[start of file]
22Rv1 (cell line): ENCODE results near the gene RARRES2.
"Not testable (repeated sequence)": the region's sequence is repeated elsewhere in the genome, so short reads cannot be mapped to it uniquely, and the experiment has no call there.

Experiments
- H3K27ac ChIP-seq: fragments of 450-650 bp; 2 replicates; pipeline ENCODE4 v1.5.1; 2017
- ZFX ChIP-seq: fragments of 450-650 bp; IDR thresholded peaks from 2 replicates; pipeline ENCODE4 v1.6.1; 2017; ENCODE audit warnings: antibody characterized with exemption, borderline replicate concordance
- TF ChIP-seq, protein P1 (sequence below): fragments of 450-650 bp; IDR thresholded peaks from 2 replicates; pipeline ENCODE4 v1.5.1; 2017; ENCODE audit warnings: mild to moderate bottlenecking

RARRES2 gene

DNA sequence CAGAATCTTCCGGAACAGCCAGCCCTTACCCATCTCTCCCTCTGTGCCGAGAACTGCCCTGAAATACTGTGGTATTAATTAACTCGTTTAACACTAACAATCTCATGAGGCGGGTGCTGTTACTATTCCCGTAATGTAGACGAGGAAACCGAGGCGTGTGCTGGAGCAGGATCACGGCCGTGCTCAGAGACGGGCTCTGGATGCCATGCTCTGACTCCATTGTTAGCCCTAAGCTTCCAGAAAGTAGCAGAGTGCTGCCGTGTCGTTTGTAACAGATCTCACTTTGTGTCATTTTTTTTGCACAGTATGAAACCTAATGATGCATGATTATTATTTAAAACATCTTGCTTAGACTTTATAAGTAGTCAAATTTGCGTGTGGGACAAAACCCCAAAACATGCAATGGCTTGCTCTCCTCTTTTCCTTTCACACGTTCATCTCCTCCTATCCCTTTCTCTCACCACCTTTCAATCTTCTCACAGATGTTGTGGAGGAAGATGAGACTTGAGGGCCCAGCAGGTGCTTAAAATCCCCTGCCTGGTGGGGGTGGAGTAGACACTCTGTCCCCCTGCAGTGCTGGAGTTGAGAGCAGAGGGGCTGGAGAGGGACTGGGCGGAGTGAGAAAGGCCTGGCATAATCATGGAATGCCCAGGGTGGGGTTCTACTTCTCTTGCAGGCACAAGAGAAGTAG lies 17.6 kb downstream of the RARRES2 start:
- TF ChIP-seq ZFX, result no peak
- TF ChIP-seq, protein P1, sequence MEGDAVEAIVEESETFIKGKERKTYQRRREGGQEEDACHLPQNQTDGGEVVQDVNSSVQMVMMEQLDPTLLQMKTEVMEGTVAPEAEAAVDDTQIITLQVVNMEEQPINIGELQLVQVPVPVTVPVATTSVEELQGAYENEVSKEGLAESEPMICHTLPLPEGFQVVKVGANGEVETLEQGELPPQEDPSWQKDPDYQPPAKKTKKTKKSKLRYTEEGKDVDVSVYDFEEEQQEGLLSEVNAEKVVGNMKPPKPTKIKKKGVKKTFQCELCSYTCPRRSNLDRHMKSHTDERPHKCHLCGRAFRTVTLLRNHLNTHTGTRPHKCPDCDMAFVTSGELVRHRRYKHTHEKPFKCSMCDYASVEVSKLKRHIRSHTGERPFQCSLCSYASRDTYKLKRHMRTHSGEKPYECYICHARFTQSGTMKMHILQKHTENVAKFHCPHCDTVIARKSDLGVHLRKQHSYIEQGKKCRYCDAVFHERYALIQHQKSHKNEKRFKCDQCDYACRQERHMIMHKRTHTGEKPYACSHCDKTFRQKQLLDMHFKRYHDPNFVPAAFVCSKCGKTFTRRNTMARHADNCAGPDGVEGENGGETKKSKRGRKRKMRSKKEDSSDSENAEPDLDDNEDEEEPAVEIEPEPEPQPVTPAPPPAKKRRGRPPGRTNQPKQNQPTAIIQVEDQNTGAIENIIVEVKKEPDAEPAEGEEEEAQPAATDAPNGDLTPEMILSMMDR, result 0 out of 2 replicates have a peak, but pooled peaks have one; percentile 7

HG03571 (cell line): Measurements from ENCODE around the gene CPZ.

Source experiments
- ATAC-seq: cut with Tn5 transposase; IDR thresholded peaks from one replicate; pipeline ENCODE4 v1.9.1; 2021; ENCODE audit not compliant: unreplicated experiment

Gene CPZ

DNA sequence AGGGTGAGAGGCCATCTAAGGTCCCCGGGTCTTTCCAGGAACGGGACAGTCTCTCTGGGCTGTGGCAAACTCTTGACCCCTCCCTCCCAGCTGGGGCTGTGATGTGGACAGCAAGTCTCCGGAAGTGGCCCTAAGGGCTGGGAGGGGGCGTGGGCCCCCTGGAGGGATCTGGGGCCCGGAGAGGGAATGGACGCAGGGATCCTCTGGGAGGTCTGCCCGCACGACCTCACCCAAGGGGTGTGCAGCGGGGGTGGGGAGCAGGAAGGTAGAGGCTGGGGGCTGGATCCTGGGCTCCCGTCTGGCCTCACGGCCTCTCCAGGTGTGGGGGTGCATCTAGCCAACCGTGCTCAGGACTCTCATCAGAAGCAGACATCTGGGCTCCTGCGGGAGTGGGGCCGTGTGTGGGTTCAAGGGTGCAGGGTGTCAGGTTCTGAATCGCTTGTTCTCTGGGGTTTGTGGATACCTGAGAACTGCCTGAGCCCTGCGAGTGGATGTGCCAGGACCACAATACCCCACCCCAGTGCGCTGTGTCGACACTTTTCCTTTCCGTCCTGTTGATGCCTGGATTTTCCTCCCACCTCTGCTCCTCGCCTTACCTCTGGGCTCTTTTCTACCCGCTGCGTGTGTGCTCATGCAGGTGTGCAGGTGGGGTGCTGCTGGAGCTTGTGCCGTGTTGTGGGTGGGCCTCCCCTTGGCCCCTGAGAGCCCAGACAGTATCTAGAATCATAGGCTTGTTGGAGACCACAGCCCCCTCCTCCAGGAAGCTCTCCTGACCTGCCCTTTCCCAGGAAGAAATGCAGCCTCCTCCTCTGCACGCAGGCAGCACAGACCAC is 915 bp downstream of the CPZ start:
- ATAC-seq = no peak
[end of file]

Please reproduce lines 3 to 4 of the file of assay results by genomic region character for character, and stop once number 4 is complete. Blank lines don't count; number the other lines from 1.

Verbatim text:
Experiments
- H3K27ac ChIP-seq: fragments of 450-650 bp; 2 replicates; pipeline ENCODE4 v1.5.1; 2017